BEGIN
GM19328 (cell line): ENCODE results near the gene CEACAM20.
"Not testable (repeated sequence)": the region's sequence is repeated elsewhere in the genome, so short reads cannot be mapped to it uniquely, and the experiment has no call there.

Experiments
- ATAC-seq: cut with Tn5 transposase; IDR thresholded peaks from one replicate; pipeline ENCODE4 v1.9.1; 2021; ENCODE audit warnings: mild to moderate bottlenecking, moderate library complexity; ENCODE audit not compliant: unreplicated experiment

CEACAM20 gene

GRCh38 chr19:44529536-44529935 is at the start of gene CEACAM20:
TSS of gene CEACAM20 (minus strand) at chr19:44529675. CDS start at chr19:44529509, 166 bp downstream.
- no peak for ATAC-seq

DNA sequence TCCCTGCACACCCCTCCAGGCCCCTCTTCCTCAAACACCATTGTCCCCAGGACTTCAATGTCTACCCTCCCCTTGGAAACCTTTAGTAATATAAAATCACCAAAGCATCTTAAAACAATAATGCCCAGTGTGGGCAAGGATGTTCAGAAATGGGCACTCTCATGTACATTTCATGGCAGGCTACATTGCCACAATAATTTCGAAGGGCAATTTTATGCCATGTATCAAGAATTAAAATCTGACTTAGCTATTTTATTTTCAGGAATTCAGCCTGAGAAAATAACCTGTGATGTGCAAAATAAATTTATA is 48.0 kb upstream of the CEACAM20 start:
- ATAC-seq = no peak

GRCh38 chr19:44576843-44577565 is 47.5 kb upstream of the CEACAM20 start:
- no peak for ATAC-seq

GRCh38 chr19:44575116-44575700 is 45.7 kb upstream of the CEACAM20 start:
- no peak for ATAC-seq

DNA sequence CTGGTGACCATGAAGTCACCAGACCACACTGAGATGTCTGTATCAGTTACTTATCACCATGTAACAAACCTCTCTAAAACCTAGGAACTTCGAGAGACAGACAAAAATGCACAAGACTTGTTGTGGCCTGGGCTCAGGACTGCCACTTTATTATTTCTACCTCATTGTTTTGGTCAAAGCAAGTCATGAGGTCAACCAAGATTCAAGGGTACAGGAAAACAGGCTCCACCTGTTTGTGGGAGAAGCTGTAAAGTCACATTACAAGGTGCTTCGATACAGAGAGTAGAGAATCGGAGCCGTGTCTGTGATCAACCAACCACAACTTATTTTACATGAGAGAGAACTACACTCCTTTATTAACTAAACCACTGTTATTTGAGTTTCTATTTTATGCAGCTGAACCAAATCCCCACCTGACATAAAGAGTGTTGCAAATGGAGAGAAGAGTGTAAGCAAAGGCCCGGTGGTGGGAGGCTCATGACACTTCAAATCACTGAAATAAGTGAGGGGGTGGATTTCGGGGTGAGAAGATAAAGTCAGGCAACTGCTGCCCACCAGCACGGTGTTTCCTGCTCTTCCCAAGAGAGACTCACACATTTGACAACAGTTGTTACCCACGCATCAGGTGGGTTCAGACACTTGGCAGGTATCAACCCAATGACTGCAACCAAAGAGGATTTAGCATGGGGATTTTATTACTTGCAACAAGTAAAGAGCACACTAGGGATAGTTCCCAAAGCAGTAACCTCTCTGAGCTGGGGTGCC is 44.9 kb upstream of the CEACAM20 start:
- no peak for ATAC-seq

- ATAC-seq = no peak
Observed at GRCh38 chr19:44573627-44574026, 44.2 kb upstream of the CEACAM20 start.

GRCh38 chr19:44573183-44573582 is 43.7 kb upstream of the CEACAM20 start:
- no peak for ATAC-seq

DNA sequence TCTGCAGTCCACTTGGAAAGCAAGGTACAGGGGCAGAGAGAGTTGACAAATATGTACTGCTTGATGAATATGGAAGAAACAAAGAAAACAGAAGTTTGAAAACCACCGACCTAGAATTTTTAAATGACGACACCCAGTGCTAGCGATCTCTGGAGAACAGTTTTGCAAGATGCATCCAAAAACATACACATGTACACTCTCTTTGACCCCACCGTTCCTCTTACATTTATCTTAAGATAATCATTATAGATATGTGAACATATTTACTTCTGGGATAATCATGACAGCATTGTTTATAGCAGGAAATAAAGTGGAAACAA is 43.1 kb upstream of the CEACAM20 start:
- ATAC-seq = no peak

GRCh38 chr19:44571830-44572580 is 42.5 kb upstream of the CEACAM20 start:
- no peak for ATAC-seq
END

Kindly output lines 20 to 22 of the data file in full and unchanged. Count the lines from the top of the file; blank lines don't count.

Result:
- no peak for ATAC-seq

DNA sequence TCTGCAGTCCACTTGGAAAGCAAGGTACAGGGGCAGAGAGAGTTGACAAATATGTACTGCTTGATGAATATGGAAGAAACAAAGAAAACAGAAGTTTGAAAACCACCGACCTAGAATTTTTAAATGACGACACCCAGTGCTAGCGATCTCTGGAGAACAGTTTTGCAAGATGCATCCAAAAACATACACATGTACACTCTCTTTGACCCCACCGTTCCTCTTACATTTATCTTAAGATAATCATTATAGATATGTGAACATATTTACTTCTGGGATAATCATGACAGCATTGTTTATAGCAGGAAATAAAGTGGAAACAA is 43.1 kb upstream of the CEACAM20 start:
- ATAC-seq = no peak